Because of the guaranteed time investment, the first and most important step to suppressor ownership is deciding on the right can (and readying the right gun). Rectifying a mistake made here may mean repeating the entire process, so chose wisely. Though your chances to field test suppressors may be dependent on the kindness of strangers, suppressor enthusiasts tend to agree that most modern makes do the job, so go with a trusted name and concentrate more on getting the mounting options, weight and length right.
These days, most AR-style rifles come pre-threaded under removable flash hiders but a lot of rifles will require some aftermarket surgery to take a suppressor. Some rifle barrels may even be too thin to accept the proper threading and require a barrel swap if a suppressor is to be attached. Tilting barrel design handguns require silencers with a “booster” feature for the semi-auto action to cycle properly — usually a spring loaded section on the device that allows the barrel to fully recoil without the extra weight of the silencer.
Suppressors are designed for specific calibers. Firing higher caliber ammunition through a suppressor is unsafe, but going lighter in charge and smaller in bore is okay. For example the Saker 762 is compatible with both 5.56 and 7.62 ammunition, but due to the difference in the diameter of the projectile the device won’t be quite as effective at muffling .223 as the Saker 556.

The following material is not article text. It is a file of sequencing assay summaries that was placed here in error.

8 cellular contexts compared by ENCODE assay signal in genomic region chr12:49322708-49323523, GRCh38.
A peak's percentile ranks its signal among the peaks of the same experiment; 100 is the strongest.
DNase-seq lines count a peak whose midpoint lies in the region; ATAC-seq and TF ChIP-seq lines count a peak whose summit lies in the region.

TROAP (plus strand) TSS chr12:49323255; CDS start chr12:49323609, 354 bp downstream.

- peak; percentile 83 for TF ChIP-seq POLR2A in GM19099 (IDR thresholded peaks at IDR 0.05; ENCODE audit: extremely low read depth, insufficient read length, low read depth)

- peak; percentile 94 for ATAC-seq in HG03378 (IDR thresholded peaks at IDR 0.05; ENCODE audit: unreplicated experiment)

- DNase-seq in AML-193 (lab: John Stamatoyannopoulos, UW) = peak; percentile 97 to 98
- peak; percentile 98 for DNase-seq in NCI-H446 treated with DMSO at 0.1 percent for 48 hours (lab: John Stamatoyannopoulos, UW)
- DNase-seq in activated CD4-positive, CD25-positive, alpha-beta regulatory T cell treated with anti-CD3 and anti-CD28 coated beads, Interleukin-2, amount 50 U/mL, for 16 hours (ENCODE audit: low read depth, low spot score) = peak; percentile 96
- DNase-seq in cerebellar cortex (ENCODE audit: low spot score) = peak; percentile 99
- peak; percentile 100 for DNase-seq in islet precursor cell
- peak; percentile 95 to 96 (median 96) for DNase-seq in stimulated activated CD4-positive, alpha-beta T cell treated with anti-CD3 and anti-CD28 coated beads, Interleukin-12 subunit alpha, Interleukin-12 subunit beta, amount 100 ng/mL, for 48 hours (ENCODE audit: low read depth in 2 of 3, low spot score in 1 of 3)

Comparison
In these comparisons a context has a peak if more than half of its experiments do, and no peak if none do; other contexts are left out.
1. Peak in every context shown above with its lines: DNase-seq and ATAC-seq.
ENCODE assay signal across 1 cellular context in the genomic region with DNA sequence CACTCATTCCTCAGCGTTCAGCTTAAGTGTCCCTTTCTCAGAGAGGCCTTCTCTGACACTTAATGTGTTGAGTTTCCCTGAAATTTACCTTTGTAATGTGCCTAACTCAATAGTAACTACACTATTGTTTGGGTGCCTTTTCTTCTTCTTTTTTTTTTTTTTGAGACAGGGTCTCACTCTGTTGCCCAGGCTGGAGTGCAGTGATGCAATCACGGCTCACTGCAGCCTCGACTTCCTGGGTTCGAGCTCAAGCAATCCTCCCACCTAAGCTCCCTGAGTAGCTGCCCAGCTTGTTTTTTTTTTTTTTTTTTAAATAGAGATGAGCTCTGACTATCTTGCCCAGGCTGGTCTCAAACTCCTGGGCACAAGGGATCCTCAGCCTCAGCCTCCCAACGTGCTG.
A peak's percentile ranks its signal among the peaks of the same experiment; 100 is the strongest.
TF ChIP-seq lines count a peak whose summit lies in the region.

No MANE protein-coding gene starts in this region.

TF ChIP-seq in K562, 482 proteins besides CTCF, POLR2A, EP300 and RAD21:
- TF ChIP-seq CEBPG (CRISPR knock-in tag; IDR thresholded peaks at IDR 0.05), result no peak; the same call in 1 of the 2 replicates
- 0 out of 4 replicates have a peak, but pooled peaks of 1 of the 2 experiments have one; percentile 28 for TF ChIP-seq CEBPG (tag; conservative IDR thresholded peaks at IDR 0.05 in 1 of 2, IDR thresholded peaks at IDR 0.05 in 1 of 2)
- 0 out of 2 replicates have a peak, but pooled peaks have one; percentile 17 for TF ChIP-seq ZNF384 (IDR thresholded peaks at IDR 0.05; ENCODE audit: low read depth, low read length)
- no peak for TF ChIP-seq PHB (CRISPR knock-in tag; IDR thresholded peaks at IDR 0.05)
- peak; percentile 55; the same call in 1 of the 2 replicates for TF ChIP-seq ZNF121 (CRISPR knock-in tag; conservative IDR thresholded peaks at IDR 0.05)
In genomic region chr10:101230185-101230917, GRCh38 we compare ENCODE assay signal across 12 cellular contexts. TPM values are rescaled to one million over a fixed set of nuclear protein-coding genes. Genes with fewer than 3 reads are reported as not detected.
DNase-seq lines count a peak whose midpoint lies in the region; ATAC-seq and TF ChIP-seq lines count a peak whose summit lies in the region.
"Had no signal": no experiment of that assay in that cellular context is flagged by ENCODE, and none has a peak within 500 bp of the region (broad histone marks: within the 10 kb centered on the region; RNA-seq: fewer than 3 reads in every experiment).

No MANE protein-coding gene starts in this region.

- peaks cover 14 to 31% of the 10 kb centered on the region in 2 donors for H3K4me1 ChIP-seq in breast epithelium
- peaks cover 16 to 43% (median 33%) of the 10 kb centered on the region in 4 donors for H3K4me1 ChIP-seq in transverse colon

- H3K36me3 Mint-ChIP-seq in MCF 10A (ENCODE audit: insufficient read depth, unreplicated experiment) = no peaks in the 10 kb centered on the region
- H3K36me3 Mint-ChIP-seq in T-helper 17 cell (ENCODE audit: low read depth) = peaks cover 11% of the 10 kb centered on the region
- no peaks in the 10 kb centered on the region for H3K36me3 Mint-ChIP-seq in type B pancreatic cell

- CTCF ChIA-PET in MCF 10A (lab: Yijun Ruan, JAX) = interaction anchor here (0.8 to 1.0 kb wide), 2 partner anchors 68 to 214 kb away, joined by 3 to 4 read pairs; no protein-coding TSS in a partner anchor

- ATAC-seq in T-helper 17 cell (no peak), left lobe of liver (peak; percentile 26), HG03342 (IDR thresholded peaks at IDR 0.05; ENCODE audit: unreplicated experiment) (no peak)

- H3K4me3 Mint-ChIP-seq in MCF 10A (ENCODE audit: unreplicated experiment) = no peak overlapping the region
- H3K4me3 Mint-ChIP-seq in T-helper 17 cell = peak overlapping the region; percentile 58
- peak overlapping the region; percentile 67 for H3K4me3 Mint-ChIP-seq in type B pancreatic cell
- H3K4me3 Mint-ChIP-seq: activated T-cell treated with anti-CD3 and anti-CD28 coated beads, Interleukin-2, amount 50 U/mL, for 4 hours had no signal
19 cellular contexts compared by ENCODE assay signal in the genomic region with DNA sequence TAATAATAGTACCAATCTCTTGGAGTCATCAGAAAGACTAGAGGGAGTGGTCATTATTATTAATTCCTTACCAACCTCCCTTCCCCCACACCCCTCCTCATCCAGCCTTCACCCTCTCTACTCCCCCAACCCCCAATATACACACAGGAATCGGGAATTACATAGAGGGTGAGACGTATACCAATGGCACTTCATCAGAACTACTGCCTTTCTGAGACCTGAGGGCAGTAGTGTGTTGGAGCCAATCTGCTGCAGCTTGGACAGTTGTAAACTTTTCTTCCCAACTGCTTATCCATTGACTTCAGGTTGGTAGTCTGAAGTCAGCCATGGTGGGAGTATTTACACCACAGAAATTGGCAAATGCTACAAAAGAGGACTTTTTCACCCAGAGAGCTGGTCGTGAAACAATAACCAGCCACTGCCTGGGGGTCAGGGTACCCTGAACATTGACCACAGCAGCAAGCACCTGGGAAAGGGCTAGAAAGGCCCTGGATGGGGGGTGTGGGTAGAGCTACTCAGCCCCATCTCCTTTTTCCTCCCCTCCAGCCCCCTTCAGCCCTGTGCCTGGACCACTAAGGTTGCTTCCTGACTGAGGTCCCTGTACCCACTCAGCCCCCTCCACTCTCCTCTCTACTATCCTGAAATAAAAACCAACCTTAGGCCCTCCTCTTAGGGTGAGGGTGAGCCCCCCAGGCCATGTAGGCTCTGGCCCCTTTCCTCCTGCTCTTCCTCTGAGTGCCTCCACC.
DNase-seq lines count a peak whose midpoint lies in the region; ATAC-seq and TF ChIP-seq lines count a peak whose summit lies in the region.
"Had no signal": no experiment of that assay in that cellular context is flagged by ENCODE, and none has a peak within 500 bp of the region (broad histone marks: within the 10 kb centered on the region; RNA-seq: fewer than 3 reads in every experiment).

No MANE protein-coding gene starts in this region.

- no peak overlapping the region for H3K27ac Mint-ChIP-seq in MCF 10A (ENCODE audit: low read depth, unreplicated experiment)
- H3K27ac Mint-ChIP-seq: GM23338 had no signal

After selecting your suppressor, contact the seller (or sellers if you want quotes) and pay for the item via check, money order or card.
There are three ways to register a suppressor with the ATF: through a trust, through a corporation or individually. Though individual registration is considered the standard, most suppressor heads agree that, as it stands right now, the trust option offers the most benefits for the average shooter. These include the use of the ATF’s new online registration system and forgoing the need for a CLEO signature or fingerprints with your application (though this last part has come under attack as recently as last year). It also allows all trustees listed on the document to possess the suppressor, some trusts can be changed at any time without notifying the ATF and, once one is created, the same trust can be used to purchase other regulated devices (like a second suppressor or an SBR).